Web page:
The first USC basketball “green game” tips off this weekend
February 25, 2020
The Galen Center will host its first green game basketball match on Saturday night, a big step toward achieving zero-waste sports events at USC. The arena is also site of a rooftop solar energy project and thousands of energy-conserving light bulbs – part of a growing sustainability campaign at USC.
Contact: Gary Polakovic (213) 740-1927 or firstname.lastname@example.org
The USC Galen Center will host its first “green game” on Saturday – a big step toward achieving zero-waste sports events and part of a wider effort to make the 300,000-square-foot arena sustainable.
The game starts at 5 p.m., Feb. 29, when the Trojan men’s basketball team plays the Arizona State Sun Devils. USC will also be competing with other PAC-12 schools to see which ones can divert the most waste at a single sports event. The game is key to efforts to begin reducing waste at the arena.
Equal parts bragging rights and Trojan pride
The basketball game marks an expansion of similar zero-waste efforts at other sporting events, including USC football games at United Airlines Field at the L.A. Memorial Coliseum. This past football season USC ranked tops in per capita recycling among PAC-12 universities in Recyclemania’s Gameday Recycling Challenge.
“It’s become a source of pride to score high in this competition,” said Jose Eskenazi, associate athletic director for USC. “It’s important for us as leaders at USC to set an example in the community to practice sustainability.”
At the Saturday basketball game, fans, concessionaires and teams will contribute to the goal to achieve a 90% waste diversion rate. Specialty receptacles will be added to sort waste and docents will help fans manage waste. Environmental messages will beam on the scoreboard to ensure waste ends up in composting bins rather than disposed in landfills.
Additional efforts to help the Galen Center go green include a clean energy makeover. On Feb. 22, work crews hoisted solar panels atop the Galen Center in the first installment of a renewable energy retrofit at the facility at the corner of West Jefferson Boulevard and South Figueroa Street. It is the biggest solar energy project at the university to date, and it signals a commitment to become a carbon-free campus under the leadership of USC President Carol L. Folt.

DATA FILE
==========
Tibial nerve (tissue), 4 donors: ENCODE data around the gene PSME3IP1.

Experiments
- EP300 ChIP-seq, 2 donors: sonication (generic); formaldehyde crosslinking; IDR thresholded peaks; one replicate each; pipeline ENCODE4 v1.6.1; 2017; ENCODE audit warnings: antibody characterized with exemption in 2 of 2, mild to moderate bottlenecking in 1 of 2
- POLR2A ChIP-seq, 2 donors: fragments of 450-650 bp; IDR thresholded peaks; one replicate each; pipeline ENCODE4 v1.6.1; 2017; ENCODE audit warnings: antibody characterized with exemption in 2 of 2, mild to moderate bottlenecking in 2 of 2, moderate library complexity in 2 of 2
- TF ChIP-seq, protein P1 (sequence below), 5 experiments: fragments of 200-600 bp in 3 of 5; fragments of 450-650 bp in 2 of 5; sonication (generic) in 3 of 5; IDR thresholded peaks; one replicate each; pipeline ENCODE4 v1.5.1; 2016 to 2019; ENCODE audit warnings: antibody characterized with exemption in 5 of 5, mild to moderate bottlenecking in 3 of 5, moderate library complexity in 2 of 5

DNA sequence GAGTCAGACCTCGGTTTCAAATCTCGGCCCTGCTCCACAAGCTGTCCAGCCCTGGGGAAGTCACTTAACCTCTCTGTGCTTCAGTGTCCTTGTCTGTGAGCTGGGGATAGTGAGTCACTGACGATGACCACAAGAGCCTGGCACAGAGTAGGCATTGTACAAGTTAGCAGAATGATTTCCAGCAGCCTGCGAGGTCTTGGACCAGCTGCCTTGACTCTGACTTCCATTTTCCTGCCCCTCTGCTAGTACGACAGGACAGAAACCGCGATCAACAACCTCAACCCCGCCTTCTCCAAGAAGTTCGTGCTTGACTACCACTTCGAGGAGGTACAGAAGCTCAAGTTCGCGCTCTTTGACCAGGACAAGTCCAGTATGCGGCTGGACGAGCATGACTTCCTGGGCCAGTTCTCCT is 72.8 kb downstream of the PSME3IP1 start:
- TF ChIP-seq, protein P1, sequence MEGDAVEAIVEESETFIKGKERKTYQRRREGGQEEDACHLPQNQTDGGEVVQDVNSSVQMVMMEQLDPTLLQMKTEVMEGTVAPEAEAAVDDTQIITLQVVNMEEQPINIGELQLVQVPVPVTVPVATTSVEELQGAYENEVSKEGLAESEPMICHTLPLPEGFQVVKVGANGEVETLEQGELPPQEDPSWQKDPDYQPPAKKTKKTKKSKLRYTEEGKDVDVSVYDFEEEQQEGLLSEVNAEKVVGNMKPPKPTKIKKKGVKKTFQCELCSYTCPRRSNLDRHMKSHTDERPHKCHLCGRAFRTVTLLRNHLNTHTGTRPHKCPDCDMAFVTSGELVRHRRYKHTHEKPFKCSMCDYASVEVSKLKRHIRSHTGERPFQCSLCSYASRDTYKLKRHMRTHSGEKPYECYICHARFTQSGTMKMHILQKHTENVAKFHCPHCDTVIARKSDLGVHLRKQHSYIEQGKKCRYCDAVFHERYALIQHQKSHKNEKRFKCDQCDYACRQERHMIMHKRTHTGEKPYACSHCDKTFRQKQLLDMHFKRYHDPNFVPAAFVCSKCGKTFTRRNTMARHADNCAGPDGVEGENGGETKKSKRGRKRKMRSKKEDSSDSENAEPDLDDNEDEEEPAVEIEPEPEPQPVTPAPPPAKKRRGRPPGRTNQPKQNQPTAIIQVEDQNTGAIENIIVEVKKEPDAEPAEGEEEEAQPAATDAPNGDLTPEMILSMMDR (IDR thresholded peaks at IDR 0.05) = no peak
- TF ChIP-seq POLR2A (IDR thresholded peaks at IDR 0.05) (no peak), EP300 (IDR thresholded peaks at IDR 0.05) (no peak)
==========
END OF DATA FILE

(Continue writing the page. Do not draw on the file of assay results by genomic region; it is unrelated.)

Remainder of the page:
Galen Center emerges as a catalyst for USC sustainability
“The Galen Center marks the spot for the start of a new era of sustainability at USC,” said Ellen Dux, director of the USC Office of Sustainability. “New energy efficiency measures and renewable energy at the arena helps lower our carbon footprint, fight climate change and partner with the City of Los Angeles to improve lives in the community.”
A second hoist of solar panels at the arena is scheduled for March 21. Once the solar panels are fully installed by mid-June, up to 15% of Galen Center’s energy will come from solar—more than any other big USC facility.
Key facts about the clean energy project:
- 600 kiloWatts of solar energy capacity
- Up to 15% of Galen Center power
- 915,000 kW hours/year of electrical output — enough to power 88 houses annually
- 3,332 energy conserving LED light bulbs installed
- $10 million in energy savings over 25 years
Sustainability is a top priority for USC President Folt, an environmental scientist and the 12th president for the university. Since her Sept. 20 inauguration – another zero-waste event – she has pledged new environmental initiatives, including:
- Elimination of single-use plastics
- Dramatic reductions of greenhouse gases
- An expansion of waste diversion and recycling programs
- Installing more charging stations for electric vehicles at parking garages
Those goals and more are supported by a new sustainability master plan under development to guide USC’s environmental programs though 2028. That plan is scheduled for completion by the end of the calendar year.
Photo credits and caption:
(top) USC Photo/Gary Polakovic
(bottom) Work crews hoist solar energy panels atop the Galen Center on Feb. 22.
(bottom) USC Photo/Gus Ruelas